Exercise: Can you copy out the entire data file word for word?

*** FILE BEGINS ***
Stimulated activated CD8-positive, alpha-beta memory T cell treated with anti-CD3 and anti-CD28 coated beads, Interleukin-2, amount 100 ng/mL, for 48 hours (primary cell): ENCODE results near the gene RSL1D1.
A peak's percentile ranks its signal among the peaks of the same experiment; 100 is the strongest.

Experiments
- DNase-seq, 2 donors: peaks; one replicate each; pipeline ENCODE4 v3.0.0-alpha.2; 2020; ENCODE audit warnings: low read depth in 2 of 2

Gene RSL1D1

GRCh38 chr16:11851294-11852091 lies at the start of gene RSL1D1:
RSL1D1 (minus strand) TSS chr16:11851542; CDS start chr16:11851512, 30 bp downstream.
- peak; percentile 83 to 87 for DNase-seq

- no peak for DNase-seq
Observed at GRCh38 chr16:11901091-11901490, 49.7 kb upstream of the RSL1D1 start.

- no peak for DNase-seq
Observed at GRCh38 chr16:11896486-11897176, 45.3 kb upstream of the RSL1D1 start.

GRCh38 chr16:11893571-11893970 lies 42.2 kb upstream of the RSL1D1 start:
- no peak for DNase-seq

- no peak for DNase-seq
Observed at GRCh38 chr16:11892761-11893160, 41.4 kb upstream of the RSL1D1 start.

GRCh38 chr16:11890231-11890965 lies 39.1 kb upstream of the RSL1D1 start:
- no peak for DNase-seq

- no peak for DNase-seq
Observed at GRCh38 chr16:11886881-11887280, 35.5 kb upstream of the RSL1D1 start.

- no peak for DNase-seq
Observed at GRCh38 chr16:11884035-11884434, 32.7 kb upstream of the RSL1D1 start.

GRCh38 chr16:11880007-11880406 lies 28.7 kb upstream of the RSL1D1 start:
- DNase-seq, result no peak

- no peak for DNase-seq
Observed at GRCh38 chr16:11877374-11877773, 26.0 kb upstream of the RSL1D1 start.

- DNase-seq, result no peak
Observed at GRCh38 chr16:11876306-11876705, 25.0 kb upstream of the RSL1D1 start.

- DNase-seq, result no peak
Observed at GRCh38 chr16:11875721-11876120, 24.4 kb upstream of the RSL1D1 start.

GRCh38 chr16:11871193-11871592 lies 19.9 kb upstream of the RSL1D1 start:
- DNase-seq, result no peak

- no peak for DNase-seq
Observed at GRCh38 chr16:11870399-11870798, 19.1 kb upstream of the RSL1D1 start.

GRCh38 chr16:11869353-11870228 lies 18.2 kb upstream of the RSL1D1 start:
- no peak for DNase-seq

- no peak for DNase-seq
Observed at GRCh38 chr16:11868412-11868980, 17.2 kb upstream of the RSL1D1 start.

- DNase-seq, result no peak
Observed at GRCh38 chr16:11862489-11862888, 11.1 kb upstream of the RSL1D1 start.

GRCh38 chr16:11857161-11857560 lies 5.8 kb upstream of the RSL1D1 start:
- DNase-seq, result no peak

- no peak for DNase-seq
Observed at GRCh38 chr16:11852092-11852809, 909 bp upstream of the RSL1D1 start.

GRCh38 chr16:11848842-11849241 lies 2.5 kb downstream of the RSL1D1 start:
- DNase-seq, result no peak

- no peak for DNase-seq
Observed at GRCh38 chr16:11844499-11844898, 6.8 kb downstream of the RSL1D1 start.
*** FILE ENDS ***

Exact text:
Stimulated activated CD8-positive, alpha-beta memory T cell treated with anti-CD3 and anti-CD28 coated beads, Interleukin-2, amount 100 ng/mL, for 48 hours (primary cell): ENCODE results near the gene RSL1D1.
A peak's percentile ranks its signal among the peaks of the same experiment; 100 is the strongest.

Experiments
- DNase-seq, 2 donors: peaks; one replicate each; pipeline ENCODE4 v3.0.0-alpha.2; 2020; ENCODE audit warnings: low read depth in 2 of 2

Gene RSL1D1

GRCh38 chr16:11851294-11852091 lies at the start of gene RSL1D1:
RSL1D1 (minus strand) TSS chr16:11851542; CDS start chr16:11851512, 30 bp downstream.
- peak; percentile 83 to 87 for DNase-seq

- no peak for DNase-seq
Observed at GRCh38 chr16:11901091-11901490, 49.7 kb upstream of the RSL1D1 start.

- no peak for DNase-seq
Observed at GRCh38 chr16:11896486-11897176, 45.3 kb upstream of the RSL1D1 start.

GRCh38 chr16:11893571-11893970 lies 42.2 kb upstream of the RSL1D1 start:
- no peak for DNase-seq

- no peak for DNase-seq
Observed at GRCh38 chr16:11892761-11893160, 41.4 kb upstream of the RSL1D1 start.

GRCh38 chr16:11890231-11890965 lies 39.1 kb upstream of the RSL1D1 start:
- no peak for DNase-seq

- no peak for DNase-seq
Observed at GRCh38 chr16:11886881-11887280, 35.5 kb upstream of the RSL1D1 start.

- no peak for DNase-seq
Observed at GRCh38 chr16:11884035-11884434, 32.7 kb upstream of the RSL1D1 start.

GRCh38 chr16:11880007-11880406 lies 28.7 kb upstream of the RSL1D1 start:
- DNase-seq, result no peak

- no peak for DNase-seq
Observed at GRCh38 chr16:11877374-11877773, 26.0 kb upstream of the RSL1D1 start.

- DNase-seq, result no peak
Observed at GRCh38 chr16:11876306-11876705, 25.0 kb upstream of the RSL1D1 start.

- DNase-seq, result no peak
Observed at GRCh38 chr16:11875721-11876120, 24.4 kb upstream of the RSL1D1 start.

GRCh38 chr16:11871193-11871592 lies 19.9 kb upstream of the RSL1D1 start:
- DNase-seq, result no peak

- no peak for DNase-seq
Observed at GRCh38 chr16:11870399-11870798, 19.1 kb upstream of the RSL1D1 start.

GRCh38 chr16:11869353-11870228 lies 18.2 kb upstream of the RSL1D1 start:
- no peak for DNase-seq

- no peak for DNase-seq
Observed at GRCh38 chr16:11868412-11868980, 17.2 kb upstream of the RSL1D1 start.

- DNase-seq, result no peak
Observed at GRCh38 chr16:11862489-11862888, 11.1 kb upstream of the RSL1D1 start.

GRCh38 chr16:11857161-11857560 lies 5.8 kb upstream of the RSL1D1 start:
- DNase-seq, result no peak

- no peak for DNase-seq
Observed at GRCh38 chr16:11852092-11852809, 909 bp upstream of the RSL1D1 start.

GRCh38 chr16:11848842-11849241 lies 2.5 kb downstream of the RSL1D1 start:
- DNase-seq, result no peak

- no peak for DNase-seq
Observed at GRCh38 chr16:11844499-11844898, 6.8 kb downstream of the RSL1D1 start.